We know every child needs food, health care, safe and stable housing, and access to education to thrive. Today the Annie E. Casey Foundation released the "2021 KIDS COUNT® Data Book," an influential report that assesses child well-being across the 50 states each year. The data show the needs of many of Arkansas' children are not met.
The "Data Book" includes 16 indicators to rank each state across four areas: health, education, economic well-being, and family and community context. Data in the 2021 report are from 2019, so they reflect conditions for children immediately before the covid-19 pandemic.
At first glance, the report contains good news for Arkansas, as our state ranking improved from 40th to 39th this year. A deeper dive, though, paints a picture that threatens to undermine future progress in improving outcomes for Arkansas' children because, while Arkansas' state rank improved, we remain in the bottom third of all states overall, and we're in the bottom 10 in the areas of health and education.
Access to health care is critical for the healthy development of children. But after years of steady progress in coverage, there has been a major rise in the number of uninsured children in Arkansas over the past several years.
There were approximately 43,000 uninsured children in Arkansas in 2019, up from 30,000 in 2016. That's a 43.3 percent increase--one of the largest in the nation.
And despite the state's relatively good unemployment figures in the years before the pandemic, Arkansas' child poverty rate remains stubbornly high. In 2019 more than 151,000 children (22 percent) continued to live in poverty, placing us 46th in the nation.
The research on child poverty is clear. Children who live in poverty face more obstacles to success than children whose needs are met.
Current and historical policies at all levels of government, like inequitable criminal-justice, housing, and health-care systems, have held back the economic and social progress of Arkansans of color. Child poverty is therefore experienced unevenly by race: 39 percent of Black or African American kids and 27 percent of Hispanic or Latino kids in Arkansas live in poverty, compared to 16 percent of non-Hispanic white children.
The coronavirus crisis has shocked the economy, forced shifts to remote learning and work, and exposed widening racial and economic disparities already endemic to American life. It's all but guaranteed that the covid-19 pandemic has deepened Arkansas' child poverty, especially in communities that were hardest hit, including Black, Latino, and Marshallese families.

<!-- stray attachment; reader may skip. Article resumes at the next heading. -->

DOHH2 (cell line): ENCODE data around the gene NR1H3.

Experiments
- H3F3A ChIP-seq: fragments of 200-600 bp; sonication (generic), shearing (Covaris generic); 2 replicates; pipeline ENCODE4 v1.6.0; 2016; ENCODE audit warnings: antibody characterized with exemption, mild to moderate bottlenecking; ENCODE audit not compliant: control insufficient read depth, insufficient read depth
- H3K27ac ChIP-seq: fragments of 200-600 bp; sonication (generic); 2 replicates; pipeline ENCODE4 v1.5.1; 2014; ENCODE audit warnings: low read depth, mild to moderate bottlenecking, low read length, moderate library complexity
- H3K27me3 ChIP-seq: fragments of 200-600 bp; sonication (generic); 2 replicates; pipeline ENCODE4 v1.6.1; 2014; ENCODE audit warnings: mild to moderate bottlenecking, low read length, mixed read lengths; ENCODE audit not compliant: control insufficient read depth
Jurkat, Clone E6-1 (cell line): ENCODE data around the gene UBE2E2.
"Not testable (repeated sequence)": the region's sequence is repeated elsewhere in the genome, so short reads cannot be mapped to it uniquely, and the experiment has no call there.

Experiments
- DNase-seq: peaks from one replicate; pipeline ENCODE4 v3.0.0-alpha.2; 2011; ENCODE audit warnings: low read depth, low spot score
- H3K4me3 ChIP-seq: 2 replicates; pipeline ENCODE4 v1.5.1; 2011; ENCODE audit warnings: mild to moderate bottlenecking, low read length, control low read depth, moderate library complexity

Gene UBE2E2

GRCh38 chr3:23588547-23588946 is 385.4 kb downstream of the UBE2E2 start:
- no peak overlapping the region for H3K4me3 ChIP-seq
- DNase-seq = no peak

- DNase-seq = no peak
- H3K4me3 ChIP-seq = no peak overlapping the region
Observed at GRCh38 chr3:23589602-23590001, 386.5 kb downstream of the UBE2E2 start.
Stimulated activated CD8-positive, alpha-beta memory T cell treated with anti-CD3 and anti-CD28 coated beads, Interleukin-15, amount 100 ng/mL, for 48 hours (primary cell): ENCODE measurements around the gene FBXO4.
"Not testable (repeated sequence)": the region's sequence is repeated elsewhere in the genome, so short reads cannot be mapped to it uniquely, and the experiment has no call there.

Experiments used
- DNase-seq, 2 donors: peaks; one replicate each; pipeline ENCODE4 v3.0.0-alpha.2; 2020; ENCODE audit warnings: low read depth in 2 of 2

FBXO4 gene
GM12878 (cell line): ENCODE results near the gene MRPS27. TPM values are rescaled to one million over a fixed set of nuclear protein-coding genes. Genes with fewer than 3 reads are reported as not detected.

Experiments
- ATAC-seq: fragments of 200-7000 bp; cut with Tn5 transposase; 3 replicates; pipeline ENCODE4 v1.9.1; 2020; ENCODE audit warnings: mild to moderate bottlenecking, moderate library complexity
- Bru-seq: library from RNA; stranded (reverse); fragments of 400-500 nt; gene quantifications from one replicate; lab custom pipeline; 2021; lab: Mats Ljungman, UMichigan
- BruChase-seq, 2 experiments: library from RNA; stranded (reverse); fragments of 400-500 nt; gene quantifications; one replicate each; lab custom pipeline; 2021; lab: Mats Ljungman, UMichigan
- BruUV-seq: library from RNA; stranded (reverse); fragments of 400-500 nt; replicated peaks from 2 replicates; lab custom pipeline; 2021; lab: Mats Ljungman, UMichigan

As recently as last month, U.S. Census Bureau PULSE data show more than 30 percent of Arkansans are still having difficulty covering usual household expenses. And almost a third of renters are unsure if they'll be able to afford rent next month. We know economic insecurity like this makes it harder for kids to reach their full potential.
Our policymakers have a responsibility to make smart and fair choices that help children and families. The historic federal legislation passed over the past year makes clear that our government can invest in kids, families, and communities to improve living standards and give children the chance to thrive.
Arkansas has a billion-dollar budget surplus, a result of overly conservative budgeting in the past that led to major underfunding of key investments in our children. Thanks to the infusion of federal resources, Arkansas lawmakers can be deliberate and bold in seeking policy solutions to not only rebuild what was lost, but to reimagine how to support and protect our state's children.
Prime examples include early childhood development, juvenile justice, after-school and summer programs, and a state earned income tax credit for struggling working families.
Yet rather than investing in programs, the state Legislature wants to come back this fall to cut state revenue by giving tax cuts to the state's wealthiest taxpayers, who are already benefiting generously from 2017 federal tax cuts. The Legislature should instead do what research tells us would be in the interest of everyday Arkansans.
Finally, at the federal level, we need to encourage policymakers to make the temporary expansion in the child tax credit permanent. This would be the single biggest effort to cut child poverty and improve outcomes for Arkansas' children.
Almost 94 percent of Arkansas' children (660,000) would benefit. The credit has long had bipartisan support, so lawmakers should find common cause to ensure the largest one-year drop ever in child poverty isn't followed by the largest-ever surge.
If we are serious about improving the well-being of Arkansas' children, we must commit to doing what data and research says would improve lives of every Arkansas child, regardless of how much their family makes, where they live, or their race or ethnicity.
Rich Huddleston is the executive director of Arkansas Advocates for Children and Families.